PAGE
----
### Notes on a Few Abnormalities in Analysis

I have my last exam for my Analysis class tomorrow. What surprised me most about the class was the amount of counterintuitive examples that arise in every area. Here's a few I like.

The Heine-Borel theorem says that every closed and bounded subset of the reals is compact. However this does not extended to other metric spaces. Take X = (0,1). S = (0,1/2] is a closed and bounded subset of X, but it is not compact in X. Dang.

The Cantor Set. Everything about it is counterintuitive. Cantor was really trying to make life harder for people. It's closed, contains no positive length interval, and uncountable. The application of his diagonal argument to show the set is uncountable is great.

Compact spaces are nice. Make life a lot easier. Things fall apart when the space is not compact. Your sequences may converge but not to an element in your space.

A set can be S can be the set of discontinuities for a function f iff it is the union of countably many closed subsets. At first I got this but then I realized it means there can be some function that is continuous at all the irrationals and discontinuous at all the rationals. And then I got home and looked it up: https://en.wikipedia.org/wiki/Thomae%27s_function .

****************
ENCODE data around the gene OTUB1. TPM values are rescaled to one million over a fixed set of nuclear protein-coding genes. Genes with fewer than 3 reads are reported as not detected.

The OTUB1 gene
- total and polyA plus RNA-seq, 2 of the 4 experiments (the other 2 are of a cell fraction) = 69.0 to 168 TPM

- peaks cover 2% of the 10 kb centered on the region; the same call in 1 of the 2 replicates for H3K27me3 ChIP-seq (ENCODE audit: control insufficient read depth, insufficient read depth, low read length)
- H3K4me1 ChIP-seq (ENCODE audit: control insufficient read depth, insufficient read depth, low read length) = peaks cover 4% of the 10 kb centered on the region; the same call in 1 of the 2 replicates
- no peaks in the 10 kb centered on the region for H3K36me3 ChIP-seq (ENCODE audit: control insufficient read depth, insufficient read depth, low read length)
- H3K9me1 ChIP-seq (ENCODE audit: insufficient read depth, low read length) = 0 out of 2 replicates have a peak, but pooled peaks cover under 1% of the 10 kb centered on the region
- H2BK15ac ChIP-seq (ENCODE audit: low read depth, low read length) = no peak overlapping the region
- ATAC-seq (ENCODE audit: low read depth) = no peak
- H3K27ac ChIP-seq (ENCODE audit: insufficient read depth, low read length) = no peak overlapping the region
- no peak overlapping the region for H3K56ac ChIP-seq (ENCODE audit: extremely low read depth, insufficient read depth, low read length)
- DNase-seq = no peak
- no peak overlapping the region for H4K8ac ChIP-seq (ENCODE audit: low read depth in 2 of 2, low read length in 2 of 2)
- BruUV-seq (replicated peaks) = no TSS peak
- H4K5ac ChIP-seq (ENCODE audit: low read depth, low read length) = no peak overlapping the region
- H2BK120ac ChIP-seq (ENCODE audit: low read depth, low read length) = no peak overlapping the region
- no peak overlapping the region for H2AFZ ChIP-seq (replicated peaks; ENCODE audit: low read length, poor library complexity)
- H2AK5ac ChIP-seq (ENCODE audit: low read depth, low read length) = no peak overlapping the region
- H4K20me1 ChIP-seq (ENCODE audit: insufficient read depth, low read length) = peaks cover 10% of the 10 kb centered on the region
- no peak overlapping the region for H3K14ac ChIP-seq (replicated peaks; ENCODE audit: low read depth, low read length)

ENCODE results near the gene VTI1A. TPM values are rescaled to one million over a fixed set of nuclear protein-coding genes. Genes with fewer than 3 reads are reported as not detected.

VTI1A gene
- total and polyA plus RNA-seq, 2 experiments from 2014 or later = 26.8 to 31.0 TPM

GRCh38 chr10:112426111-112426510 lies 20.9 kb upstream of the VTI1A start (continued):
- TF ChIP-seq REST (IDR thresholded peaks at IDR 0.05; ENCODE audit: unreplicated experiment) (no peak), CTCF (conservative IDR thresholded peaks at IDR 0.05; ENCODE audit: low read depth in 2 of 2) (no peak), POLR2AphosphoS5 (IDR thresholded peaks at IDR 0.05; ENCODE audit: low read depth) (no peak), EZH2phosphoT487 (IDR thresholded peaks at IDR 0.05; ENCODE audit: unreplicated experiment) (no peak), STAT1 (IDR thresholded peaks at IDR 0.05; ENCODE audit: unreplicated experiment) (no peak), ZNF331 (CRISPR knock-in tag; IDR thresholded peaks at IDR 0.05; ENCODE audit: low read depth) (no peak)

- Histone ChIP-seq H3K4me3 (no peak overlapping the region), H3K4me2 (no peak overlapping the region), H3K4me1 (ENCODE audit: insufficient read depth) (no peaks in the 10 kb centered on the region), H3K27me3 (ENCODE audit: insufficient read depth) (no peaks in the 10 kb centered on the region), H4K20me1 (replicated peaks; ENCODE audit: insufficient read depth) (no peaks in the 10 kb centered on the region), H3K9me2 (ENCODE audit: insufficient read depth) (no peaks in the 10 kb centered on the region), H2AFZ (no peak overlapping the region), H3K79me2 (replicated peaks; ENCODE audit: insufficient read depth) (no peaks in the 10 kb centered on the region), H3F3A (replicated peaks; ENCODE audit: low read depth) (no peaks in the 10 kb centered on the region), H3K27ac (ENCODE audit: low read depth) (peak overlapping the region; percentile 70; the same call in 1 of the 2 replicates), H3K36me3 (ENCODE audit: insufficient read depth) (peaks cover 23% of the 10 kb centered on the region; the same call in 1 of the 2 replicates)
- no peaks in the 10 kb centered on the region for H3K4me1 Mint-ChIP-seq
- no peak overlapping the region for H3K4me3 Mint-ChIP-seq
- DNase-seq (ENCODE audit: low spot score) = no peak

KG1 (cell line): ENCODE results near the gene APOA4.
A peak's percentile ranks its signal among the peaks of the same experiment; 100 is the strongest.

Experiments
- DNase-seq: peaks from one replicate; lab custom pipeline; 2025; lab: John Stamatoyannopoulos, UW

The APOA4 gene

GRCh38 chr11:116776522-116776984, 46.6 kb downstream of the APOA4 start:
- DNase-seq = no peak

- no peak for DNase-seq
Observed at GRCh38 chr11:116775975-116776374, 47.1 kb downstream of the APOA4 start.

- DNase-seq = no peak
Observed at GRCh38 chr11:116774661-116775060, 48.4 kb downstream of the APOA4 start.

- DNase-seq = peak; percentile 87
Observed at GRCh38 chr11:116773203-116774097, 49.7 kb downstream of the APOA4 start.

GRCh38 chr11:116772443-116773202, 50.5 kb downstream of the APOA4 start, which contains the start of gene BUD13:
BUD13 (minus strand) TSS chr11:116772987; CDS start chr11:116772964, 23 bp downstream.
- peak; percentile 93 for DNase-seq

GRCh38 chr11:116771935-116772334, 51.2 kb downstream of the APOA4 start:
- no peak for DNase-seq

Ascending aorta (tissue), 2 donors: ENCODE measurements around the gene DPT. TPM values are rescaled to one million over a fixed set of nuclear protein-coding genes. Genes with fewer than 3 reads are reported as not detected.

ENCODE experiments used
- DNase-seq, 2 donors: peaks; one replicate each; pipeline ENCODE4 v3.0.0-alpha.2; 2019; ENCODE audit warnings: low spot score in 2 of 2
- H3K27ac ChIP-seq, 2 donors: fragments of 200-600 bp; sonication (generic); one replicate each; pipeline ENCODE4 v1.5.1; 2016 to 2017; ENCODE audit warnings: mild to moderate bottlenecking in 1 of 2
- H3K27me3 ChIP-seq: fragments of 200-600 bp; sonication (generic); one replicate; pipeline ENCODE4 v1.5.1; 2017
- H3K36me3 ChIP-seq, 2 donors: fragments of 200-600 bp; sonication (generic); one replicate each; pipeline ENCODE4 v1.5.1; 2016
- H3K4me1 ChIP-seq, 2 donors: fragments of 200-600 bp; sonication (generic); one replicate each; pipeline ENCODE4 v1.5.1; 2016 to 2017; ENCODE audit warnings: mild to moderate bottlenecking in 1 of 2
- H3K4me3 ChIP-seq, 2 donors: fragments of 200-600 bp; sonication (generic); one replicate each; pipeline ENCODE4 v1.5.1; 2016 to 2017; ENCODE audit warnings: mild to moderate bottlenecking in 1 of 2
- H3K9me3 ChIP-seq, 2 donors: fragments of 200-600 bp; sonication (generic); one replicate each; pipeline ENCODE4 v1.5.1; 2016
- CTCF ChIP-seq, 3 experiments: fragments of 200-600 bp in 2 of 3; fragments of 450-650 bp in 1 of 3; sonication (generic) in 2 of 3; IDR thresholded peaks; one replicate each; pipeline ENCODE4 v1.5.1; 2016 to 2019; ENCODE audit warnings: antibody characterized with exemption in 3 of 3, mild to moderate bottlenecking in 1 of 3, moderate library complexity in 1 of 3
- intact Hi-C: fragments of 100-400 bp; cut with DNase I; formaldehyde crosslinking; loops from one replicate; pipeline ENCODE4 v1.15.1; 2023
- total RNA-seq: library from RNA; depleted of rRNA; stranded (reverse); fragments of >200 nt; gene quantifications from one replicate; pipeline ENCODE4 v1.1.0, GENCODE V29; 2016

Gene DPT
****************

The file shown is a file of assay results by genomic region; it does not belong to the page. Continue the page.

I learned about conditional and absolute convergence of series in high school. I was unaware though that if a series is only conditionally convergent then you can find a rearrangement **which diverges **along with different arrangements that sum to every real number. It almost feels like cheating, saying that a given series converges when in reality you can shuffle it around and it's an absolute mess.

Analysis has been fun. I've enjoyed thinking a lot harder about things I learned a few years ago and took for granted. We can always understand things on a deeper level.

Did you encounter Vitali sets? Needs Axiom of Choice, but even weirder than Cantor set.

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